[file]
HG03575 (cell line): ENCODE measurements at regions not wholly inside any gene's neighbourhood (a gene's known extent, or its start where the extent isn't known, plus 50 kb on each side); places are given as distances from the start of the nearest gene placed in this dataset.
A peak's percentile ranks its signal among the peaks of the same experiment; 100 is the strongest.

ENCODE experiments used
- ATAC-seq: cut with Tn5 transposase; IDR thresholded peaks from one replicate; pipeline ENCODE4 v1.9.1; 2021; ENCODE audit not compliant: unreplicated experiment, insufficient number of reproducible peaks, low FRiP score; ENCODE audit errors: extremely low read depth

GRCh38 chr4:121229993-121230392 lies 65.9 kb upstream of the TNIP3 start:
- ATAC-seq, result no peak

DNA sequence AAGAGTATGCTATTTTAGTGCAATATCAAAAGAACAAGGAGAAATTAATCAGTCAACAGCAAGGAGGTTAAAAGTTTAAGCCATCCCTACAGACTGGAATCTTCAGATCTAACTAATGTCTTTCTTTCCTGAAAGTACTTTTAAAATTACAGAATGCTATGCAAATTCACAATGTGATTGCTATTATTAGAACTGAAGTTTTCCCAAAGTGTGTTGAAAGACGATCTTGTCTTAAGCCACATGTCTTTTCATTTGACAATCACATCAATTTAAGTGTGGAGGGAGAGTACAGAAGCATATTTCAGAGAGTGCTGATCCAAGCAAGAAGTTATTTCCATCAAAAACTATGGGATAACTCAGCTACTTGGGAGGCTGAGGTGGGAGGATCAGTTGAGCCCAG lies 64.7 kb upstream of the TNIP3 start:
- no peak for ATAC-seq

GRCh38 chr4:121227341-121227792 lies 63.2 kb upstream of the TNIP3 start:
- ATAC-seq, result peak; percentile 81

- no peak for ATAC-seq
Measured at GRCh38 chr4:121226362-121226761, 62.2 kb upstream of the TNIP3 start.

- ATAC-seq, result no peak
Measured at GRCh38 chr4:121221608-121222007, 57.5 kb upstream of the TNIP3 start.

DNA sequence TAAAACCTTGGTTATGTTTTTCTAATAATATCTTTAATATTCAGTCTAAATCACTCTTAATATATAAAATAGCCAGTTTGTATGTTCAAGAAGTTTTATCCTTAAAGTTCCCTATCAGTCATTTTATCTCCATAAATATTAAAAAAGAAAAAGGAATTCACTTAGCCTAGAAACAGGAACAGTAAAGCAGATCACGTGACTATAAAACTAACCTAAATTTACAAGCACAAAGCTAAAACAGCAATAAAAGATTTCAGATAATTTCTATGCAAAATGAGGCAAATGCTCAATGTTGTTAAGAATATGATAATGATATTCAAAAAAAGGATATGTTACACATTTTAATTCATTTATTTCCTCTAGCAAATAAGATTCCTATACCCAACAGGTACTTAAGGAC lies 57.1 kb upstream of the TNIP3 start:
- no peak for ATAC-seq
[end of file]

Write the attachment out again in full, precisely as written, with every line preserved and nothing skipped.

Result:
HG03575 (cell line): ENCODE measurements at regions not wholly inside any gene's neighbourhood (a gene's known extent, or its start where the extent isn't known, plus 50 kb on each side); places are given as distances from the start of the nearest gene placed in this dataset.
A peak's percentile ranks its signal among the peaks of the same experiment; 100 is the strongest.

ENCODE experiments used
- ATAC-seq: cut with Tn5 transposase; IDR thresholded peaks from one replicate; pipeline ENCODE4 v1.9.1; 2021; ENCODE audit not compliant: unreplicated experiment, insufficient number of reproducible peaks, low FRiP score; ENCODE audit errors: extremely low read depth

GRCh38 chr4:121229993-121230392 lies 65.9 kb upstream of the TNIP3 start:
- ATAC-seq, result no peak

DNA sequence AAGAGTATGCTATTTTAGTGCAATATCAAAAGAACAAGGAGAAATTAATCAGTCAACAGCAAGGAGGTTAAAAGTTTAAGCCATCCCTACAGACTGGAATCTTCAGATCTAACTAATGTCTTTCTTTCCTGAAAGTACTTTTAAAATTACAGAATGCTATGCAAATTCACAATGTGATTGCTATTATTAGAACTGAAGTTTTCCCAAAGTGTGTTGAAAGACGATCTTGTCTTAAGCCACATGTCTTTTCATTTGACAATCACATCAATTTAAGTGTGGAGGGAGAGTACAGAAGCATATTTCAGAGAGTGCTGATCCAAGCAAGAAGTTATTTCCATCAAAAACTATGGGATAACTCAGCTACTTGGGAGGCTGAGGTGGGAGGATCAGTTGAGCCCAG lies 64.7 kb upstream of the TNIP3 start:
- no peak for ATAC-seq

GRCh38 chr4:121227341-121227792 lies 63.2 kb upstream of the TNIP3 start:
- ATAC-seq, result peak; percentile 81

- no peak for ATAC-seq
Measured at GRCh38 chr4:121226362-121226761, 62.2 kb upstream of the TNIP3 start.

- ATAC-seq, result no peak
Measured at GRCh38 chr4:121221608-121222007, 57.5 kb upstream of the TNIP3 start.

DNA sequence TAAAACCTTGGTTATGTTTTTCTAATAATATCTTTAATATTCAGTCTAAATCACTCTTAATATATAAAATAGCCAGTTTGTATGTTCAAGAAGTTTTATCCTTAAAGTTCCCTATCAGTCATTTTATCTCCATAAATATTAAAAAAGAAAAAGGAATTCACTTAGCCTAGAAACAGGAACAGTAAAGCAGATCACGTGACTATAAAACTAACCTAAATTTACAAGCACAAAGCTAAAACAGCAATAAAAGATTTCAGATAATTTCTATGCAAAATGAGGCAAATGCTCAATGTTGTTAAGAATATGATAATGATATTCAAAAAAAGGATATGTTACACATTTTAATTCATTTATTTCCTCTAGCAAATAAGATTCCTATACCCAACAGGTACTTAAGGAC lies 57.1 kb upstream of the TNIP3 start:
- no peak for ATAC-seq